Saturday evening’s protests followed fiery protests earlier in the day when clashes broke out between protesters, police, and residents of a village where National Security Minister Itamar Ben Gvir was spending Shabbat.
The protesters rallied as the government was expected to advance several pieces of controversial legislation in the coming week, including a bill to allow Prime Minister Benjamin Netanyahu to receive donations to fund his legal expenses in his criminal trials; a bill to allow Shas leader Aryeh Deri to return to ministerial office despite a High Court ruling banning him from doing so; a bill to ensure Netanyahu cannot be forced to recuse himself due to a conflict of interests he might have between his criminal trial and the government’s radical legal reforms; and a bill allowing hospitals to stop people from bringing hametz, or leavened goods, onto their premises during Passover, an arrangement previously struck down by the High Court.
At mass protests last Thursday, demonstrators marched and disrupted traffic across the country. Police detained 21 people in several incidents, including two motorists accused of pepper-spraying demonstrators who blocked the road.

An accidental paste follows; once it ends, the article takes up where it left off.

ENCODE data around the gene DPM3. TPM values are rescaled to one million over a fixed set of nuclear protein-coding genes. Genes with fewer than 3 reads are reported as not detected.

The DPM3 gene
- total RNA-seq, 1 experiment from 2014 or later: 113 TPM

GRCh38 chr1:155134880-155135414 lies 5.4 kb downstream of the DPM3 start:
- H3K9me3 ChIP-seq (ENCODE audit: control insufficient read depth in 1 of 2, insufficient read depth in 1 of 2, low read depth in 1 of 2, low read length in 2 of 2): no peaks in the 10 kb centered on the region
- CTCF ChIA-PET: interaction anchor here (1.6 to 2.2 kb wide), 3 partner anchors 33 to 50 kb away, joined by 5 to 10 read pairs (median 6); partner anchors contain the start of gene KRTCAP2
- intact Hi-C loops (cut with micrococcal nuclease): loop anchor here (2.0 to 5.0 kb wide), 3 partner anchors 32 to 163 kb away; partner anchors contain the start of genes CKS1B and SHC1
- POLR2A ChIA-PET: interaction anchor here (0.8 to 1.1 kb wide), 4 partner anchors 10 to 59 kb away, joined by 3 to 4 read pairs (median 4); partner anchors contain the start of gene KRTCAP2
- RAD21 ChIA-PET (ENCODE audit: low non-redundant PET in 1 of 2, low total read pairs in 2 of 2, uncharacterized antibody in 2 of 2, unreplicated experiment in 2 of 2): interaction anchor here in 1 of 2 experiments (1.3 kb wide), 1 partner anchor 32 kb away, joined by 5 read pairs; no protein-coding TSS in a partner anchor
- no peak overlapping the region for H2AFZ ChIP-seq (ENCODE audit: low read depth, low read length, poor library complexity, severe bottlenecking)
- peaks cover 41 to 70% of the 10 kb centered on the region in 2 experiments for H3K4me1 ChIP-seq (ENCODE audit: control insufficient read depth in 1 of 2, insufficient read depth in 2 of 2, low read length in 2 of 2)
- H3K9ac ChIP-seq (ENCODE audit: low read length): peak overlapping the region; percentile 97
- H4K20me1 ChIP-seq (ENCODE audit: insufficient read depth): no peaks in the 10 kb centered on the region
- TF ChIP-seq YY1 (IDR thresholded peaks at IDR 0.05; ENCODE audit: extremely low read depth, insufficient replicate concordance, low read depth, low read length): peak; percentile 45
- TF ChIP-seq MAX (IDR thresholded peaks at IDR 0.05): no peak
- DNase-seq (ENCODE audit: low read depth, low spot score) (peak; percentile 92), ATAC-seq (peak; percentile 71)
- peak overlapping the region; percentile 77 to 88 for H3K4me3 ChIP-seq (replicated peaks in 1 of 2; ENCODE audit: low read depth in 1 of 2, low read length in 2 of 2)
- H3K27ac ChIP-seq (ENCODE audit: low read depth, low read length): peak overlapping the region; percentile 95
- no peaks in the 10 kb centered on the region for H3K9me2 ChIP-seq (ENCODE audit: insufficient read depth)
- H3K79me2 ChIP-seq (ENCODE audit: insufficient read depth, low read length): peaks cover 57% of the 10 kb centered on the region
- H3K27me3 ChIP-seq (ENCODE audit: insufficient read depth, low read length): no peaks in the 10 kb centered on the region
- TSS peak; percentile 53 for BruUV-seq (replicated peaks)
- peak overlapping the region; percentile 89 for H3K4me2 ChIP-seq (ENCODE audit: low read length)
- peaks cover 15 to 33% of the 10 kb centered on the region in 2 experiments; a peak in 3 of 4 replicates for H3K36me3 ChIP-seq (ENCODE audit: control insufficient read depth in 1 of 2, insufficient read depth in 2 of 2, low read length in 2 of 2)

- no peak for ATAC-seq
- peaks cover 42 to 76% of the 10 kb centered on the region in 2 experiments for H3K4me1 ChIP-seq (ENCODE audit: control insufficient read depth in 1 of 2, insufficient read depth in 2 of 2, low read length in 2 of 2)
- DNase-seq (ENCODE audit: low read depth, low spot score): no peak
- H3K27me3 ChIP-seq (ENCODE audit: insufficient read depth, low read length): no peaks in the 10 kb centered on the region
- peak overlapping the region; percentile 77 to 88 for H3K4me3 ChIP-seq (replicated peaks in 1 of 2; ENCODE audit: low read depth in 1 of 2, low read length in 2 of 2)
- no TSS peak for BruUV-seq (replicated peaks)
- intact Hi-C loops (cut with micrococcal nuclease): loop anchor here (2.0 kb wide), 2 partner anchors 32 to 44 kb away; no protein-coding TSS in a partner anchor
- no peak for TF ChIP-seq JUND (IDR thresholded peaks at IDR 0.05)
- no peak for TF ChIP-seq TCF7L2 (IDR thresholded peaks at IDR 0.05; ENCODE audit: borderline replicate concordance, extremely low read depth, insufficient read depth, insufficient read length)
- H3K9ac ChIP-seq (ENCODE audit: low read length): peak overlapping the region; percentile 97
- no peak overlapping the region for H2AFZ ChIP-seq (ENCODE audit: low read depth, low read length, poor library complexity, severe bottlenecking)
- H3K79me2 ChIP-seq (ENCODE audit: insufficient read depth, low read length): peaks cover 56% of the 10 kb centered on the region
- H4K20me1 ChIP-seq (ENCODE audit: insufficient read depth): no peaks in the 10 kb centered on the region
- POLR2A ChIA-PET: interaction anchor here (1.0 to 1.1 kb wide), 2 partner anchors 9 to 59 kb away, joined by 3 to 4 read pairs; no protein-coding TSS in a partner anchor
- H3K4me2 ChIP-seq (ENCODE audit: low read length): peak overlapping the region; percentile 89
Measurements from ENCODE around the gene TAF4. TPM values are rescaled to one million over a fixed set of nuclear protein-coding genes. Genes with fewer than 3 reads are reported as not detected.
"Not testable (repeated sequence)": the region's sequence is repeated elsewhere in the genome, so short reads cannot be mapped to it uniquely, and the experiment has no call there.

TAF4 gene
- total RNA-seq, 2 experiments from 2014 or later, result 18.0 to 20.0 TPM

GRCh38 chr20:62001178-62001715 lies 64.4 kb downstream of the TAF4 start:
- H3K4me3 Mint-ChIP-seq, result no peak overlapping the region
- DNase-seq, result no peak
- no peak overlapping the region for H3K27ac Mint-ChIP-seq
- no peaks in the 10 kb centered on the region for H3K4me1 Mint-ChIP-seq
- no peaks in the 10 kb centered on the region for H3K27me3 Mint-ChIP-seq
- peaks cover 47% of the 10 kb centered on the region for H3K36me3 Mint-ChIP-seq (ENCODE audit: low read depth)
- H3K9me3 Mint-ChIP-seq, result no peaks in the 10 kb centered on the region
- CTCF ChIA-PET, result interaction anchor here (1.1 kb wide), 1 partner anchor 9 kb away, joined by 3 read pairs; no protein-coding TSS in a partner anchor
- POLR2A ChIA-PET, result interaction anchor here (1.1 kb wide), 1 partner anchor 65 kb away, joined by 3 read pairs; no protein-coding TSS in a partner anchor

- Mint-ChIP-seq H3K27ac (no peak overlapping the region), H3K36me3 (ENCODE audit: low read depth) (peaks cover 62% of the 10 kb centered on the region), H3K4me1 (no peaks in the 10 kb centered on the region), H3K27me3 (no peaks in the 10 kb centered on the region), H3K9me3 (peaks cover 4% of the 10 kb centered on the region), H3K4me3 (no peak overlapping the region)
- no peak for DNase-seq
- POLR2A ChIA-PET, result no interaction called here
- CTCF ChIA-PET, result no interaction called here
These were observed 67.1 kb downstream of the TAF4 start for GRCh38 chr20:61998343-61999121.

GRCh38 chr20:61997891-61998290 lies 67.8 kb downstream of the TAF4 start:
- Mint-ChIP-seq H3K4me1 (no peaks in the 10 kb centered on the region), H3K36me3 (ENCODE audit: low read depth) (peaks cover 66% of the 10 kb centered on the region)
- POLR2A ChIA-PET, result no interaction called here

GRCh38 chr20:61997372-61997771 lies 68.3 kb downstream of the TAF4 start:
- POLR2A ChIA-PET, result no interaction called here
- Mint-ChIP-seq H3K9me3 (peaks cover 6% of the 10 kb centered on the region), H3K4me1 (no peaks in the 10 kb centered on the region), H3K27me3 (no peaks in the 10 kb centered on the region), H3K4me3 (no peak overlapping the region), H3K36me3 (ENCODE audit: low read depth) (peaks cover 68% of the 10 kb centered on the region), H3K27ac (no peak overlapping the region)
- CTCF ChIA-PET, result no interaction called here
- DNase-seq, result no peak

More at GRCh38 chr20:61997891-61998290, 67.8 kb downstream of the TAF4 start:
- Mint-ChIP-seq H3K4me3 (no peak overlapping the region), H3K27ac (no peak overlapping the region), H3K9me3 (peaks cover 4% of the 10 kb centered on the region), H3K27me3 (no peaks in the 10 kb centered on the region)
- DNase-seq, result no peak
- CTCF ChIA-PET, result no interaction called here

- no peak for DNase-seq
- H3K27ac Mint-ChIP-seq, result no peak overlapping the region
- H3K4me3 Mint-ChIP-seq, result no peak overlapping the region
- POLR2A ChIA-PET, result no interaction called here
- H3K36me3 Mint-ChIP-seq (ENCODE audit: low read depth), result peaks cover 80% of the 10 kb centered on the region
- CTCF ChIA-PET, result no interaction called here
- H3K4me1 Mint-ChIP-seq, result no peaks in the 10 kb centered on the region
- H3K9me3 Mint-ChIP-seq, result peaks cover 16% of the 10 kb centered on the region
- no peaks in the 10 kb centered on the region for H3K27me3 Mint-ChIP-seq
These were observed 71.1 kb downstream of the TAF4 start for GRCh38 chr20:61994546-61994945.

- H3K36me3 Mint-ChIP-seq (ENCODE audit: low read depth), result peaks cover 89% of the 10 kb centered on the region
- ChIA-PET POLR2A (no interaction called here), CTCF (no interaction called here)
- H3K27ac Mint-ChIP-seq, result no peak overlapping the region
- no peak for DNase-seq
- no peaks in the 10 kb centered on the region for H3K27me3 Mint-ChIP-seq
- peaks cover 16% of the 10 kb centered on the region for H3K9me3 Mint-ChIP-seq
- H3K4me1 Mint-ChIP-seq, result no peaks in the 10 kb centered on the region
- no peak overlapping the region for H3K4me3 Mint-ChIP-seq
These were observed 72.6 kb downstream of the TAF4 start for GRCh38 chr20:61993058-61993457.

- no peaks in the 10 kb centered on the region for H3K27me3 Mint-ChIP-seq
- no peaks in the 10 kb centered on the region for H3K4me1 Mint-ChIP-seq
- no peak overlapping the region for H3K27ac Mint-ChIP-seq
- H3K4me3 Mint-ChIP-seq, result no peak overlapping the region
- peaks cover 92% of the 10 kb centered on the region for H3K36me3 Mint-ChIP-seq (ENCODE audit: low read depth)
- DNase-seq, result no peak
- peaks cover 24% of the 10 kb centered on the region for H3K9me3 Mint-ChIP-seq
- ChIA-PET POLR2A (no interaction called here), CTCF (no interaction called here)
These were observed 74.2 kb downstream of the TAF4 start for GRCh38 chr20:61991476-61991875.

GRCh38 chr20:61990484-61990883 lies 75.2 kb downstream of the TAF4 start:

According to the Ynet news, around 100 different protest groups participated in a meeting to decide on the next steps for escalating the protests next Thursday.
Some of the protest leaders reportedly were calling for a complete shutdown of the country, similar to protests against recent pension reforms in France, which have brought Paris to a grinding halt.
“Trains are stopped, schools are closed, fuel deliveries were halted. The organizers there are threatening that France will stop running if [French President Emmanuel] Macron doesn’t withdraw the reforms. We are demonstrating for the existence of Israeli democracy, not pensions,” one of the organizers said, according to the unsourced report.